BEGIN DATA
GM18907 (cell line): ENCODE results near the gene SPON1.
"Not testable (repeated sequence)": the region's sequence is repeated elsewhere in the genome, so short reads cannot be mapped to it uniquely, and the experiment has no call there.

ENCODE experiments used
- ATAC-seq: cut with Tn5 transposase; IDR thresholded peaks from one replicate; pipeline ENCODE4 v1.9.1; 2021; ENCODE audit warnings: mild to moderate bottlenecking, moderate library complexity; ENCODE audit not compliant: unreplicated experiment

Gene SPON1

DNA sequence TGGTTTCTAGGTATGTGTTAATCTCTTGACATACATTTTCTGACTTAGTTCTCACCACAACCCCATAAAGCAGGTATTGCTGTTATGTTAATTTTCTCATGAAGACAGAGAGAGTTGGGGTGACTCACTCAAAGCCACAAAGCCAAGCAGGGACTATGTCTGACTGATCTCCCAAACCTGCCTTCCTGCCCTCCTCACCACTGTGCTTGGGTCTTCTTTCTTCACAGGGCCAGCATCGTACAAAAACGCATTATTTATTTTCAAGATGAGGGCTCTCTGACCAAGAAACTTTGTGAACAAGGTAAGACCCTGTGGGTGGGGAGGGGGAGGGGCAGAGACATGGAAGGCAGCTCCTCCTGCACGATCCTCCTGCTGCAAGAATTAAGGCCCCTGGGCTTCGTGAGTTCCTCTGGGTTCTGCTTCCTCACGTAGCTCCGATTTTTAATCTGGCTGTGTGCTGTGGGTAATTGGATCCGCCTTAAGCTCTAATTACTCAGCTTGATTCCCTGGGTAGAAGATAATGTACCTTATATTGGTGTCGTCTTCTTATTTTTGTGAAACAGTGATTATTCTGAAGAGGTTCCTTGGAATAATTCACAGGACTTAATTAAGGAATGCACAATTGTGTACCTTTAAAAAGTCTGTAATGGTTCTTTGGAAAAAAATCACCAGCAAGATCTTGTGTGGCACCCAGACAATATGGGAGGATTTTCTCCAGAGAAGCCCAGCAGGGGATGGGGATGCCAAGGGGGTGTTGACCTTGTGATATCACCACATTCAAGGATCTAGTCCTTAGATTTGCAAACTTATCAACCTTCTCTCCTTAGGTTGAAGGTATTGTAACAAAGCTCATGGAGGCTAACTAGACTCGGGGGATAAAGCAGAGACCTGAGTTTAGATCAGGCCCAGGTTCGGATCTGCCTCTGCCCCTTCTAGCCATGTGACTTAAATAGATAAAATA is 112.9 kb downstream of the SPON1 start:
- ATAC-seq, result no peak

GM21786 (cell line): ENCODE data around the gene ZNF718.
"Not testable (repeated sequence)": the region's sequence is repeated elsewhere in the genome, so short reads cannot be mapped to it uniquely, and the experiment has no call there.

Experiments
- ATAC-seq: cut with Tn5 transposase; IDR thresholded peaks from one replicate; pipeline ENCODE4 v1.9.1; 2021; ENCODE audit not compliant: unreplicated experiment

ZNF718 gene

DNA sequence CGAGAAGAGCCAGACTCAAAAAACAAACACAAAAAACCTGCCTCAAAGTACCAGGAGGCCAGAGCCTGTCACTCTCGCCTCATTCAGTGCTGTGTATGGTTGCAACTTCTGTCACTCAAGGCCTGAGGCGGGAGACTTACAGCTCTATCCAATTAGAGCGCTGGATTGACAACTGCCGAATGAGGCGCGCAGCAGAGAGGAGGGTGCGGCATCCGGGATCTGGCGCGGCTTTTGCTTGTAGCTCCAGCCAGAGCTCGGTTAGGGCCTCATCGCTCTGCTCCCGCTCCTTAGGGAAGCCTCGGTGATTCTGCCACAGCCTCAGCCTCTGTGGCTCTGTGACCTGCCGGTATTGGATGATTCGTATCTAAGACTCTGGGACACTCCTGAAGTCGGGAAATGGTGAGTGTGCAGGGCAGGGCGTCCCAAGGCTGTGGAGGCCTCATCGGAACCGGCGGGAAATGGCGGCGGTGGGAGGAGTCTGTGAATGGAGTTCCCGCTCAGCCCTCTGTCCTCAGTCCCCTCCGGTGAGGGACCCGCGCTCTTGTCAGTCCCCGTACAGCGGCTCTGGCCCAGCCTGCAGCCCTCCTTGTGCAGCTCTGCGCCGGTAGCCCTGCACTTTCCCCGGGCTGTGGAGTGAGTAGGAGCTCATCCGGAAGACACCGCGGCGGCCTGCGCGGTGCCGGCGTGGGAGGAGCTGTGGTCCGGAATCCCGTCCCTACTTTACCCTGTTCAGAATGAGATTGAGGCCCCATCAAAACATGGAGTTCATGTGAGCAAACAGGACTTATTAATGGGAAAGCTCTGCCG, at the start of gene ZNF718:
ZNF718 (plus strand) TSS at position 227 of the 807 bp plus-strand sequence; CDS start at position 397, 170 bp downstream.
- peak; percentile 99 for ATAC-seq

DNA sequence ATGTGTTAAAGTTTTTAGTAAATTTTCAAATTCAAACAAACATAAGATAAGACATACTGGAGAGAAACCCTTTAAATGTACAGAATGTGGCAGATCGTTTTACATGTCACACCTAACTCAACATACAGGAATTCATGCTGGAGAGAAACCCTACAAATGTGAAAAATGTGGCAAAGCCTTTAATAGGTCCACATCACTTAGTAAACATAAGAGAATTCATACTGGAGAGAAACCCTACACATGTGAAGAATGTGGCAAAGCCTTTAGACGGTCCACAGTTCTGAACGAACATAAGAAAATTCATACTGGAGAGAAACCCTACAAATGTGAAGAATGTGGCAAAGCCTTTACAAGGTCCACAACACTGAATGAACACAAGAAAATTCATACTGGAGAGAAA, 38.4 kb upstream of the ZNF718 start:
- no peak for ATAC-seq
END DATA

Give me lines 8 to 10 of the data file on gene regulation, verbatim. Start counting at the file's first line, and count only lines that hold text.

GM21786 (cell line): ENCODE data around the gene ZNF718.
"Not testable (repeated sequence)": the region's sequence is repeated elsewhere in the genome, so short reads cannot be mapped to it uniquely, and the experiment has no call there.

Experiments